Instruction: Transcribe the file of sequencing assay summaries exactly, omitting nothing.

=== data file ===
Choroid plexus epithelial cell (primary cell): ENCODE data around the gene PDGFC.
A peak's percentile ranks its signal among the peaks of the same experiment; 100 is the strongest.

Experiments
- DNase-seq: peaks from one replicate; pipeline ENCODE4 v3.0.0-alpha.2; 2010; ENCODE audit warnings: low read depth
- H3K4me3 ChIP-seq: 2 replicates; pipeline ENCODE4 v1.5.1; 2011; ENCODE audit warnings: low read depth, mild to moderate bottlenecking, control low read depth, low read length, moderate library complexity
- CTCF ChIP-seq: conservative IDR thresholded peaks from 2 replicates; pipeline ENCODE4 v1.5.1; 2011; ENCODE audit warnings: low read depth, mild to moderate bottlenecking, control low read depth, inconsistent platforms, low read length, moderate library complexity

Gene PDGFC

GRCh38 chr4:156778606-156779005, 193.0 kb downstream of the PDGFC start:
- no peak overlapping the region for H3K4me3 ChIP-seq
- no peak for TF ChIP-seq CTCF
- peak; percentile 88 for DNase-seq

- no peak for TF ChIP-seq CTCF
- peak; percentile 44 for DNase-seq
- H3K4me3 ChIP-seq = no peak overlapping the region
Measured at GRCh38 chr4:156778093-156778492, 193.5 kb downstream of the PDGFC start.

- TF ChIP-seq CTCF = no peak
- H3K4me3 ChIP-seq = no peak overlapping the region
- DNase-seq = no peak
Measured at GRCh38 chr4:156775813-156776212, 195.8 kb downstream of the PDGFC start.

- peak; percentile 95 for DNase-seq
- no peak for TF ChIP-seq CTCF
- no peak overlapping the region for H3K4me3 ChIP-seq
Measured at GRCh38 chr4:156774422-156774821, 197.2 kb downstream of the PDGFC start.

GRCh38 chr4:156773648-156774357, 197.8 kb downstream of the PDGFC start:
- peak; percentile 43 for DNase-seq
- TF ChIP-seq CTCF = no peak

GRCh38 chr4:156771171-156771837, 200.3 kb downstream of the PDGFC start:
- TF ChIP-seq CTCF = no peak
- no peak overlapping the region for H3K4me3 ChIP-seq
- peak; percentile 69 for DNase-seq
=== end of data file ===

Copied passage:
Choroid plexus epithelial cell (primary cell): ENCODE data around the gene PDGFC.
A peak's percentile ranks its signal among the peaks of the same experiment; 100 is the strongest.

Experiments
- DNase-seq: peaks from one replicate; pipeline ENCODE4 v3.0.0-alpha.2; 2010; ENCODE audit warnings: low read depth
- H3K4me3 ChIP-seq: 2 replicates; pipeline ENCODE4 v1.5.1; 2011; ENCODE audit warnings: low read depth, mild to moderate bottlenecking, control low read depth, low read length, moderate library complexity
- CTCF ChIP-seq: conservative IDR thresholded peaks from 2 replicates; pipeline ENCODE4 v1.5.1; 2011; ENCODE audit warnings: low read depth, mild to moderate bottlenecking, control low read depth, inconsistent platforms, low read length, moderate library complexity

Gene PDGFC

GRCh38 chr4:156778606-156779005, 193.0 kb downstream of the PDGFC start:
- no peak overlapping the region for H3K4me3 ChIP-seq
- no peak for TF ChIP-seq CTCF
- peak; percentile 88 for DNase-seq

- no peak for TF ChIP-seq CTCF
- peak; percentile 44 for DNase-seq
- H3K4me3 ChIP-seq = no peak overlapping the region
Measured at GRCh38 chr4:156778093-156778492, 193.5 kb downstream of the PDGFC start.

- TF ChIP-seq CTCF = no peak
- H3K4me3 ChIP-seq = no peak overlapping the region
- DNase-seq = no peak
Measured at GRCh38 chr4:156775813-156776212, 195.8 kb downstream of the PDGFC start.

- peak; percentile 95 for DNase-seq
- no peak for TF ChIP-seq CTCF
- no peak overlapping the region for H3K4me3 ChIP-seq
Measured at GRCh38 chr4:156774422-156774821, 197.2 kb downstream of the PDGFC start.

GRCh38 chr4:156773648-156774357, 197.8 kb downstream of the PDGFC start:
- peak; percentile 43 for DNase-seq
- TF ChIP-seq CTCF = no peak

GRCh38 chr4:156771171-156771837, 200.3 kb downstream of the PDGFC start:
- TF ChIP-seq CTCF = no peak
- no peak overlapping the region for H3K4me3 ChIP-seq
- peak; percentile 69 for DNase-seq